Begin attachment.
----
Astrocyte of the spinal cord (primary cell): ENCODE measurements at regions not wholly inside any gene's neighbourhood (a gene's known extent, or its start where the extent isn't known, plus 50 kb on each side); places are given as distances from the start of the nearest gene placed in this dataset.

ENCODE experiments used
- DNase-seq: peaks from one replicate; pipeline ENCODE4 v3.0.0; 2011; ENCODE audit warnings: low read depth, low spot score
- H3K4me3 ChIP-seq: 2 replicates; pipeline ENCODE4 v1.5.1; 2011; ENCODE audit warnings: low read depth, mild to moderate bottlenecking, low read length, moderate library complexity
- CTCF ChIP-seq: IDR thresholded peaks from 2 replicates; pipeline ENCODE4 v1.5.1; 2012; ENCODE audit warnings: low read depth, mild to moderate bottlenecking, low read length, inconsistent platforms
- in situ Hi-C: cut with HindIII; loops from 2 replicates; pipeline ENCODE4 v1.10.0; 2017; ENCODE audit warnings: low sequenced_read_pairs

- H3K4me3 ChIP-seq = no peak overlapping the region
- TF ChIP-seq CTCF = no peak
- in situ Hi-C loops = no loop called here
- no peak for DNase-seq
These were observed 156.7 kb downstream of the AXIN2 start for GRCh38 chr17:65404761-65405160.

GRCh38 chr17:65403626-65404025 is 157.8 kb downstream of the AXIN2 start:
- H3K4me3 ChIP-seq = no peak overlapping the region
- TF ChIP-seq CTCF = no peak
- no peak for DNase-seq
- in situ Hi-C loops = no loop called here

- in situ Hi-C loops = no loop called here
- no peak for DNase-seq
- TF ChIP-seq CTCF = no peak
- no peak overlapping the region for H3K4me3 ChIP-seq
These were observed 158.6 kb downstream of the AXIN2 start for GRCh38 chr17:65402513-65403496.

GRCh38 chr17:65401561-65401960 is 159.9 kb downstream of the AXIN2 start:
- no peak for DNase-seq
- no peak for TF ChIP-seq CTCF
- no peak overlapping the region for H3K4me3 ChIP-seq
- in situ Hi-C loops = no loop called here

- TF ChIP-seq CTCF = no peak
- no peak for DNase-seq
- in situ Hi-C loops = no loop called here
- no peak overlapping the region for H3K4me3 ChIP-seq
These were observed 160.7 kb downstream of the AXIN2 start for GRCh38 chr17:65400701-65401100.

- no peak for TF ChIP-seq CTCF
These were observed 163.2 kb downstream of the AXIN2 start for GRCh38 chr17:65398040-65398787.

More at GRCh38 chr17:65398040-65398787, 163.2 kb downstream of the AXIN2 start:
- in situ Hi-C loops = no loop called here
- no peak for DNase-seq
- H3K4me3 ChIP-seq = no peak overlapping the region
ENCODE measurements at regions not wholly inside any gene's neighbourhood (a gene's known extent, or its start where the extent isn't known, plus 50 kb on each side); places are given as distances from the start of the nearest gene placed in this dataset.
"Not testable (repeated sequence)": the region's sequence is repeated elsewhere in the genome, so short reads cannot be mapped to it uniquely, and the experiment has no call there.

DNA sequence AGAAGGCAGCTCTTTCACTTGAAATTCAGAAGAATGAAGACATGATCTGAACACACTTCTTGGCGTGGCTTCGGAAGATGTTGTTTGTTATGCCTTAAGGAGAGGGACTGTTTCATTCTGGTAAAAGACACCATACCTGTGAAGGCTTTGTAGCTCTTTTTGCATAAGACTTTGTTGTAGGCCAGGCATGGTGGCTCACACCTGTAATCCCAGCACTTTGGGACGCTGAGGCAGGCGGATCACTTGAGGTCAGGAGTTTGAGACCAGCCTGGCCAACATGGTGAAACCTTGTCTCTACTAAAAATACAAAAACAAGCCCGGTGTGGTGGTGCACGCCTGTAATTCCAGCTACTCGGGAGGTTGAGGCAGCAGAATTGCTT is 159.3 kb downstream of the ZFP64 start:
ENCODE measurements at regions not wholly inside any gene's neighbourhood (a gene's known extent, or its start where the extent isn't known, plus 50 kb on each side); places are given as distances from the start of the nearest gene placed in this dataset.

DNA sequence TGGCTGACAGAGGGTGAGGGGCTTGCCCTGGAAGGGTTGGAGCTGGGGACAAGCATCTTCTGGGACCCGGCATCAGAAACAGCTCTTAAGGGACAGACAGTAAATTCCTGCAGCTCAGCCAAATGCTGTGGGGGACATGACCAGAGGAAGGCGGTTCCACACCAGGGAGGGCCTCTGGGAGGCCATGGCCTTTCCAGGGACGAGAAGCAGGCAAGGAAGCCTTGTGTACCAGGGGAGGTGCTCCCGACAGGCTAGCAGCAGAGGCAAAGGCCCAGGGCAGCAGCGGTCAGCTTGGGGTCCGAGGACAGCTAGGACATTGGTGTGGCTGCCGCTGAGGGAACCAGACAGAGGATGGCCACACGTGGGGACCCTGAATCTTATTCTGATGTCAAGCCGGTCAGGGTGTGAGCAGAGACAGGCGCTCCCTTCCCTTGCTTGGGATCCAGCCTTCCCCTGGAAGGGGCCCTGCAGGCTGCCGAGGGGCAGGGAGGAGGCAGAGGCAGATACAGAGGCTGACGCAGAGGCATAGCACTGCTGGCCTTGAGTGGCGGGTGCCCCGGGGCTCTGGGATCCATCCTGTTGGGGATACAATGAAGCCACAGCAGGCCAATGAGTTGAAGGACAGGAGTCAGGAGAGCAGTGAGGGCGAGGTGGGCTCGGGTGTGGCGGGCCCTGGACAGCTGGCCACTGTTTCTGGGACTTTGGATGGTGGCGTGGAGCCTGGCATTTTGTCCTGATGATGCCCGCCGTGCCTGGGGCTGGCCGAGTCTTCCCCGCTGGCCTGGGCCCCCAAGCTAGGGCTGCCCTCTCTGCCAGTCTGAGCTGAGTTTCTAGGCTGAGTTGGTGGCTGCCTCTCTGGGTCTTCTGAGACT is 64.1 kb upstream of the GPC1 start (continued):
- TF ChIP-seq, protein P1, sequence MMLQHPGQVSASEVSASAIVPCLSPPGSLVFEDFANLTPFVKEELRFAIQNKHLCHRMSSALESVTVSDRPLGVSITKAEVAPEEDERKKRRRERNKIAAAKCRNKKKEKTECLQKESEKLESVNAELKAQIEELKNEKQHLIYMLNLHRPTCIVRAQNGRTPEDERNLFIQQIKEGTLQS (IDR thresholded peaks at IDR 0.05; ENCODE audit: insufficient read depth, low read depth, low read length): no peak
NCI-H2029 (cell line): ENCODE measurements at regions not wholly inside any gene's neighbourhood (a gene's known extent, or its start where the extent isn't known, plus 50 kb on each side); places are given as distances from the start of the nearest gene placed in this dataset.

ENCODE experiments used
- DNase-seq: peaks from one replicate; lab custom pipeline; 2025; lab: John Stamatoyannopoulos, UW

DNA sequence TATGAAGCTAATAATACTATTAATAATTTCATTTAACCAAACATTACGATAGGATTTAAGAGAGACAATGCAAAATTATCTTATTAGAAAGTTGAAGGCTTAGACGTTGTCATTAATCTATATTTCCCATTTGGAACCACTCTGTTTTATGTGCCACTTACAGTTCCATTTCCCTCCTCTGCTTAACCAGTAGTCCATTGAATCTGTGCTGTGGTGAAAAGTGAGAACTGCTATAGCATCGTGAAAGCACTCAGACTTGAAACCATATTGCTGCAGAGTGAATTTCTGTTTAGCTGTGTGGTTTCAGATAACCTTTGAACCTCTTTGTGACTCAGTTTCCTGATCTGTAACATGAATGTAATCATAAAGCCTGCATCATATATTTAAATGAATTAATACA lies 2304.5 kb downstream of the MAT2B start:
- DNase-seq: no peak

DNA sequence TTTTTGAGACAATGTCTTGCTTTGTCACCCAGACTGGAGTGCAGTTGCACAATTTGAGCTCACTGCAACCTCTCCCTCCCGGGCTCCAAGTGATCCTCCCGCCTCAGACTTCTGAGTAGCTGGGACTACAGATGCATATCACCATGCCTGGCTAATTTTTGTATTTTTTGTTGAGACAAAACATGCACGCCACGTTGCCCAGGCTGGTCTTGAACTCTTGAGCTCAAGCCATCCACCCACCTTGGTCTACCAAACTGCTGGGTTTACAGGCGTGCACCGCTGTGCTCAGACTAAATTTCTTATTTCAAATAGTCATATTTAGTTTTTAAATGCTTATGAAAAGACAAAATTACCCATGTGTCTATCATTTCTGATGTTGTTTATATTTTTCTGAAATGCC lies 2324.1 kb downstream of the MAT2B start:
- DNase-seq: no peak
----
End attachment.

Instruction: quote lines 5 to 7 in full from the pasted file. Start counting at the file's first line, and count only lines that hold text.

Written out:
- CTCF ChIP-seq: IDR thresholded peaks from 2 replicates; pipeline ENCODE4 v1.5.1; 2012; ENCODE audit warnings: low read depth, mild to moderate bottlenecking, low read length, inconsistent platforms
- in situ Hi-C: cut with HindIII; loops from 2 replicates; pipeline ENCODE4 v1.10.0; 2017; ENCODE audit warnings: low sequenced_read_pairs

- H3K4me3 ChIP-seq = no peak overlapping the region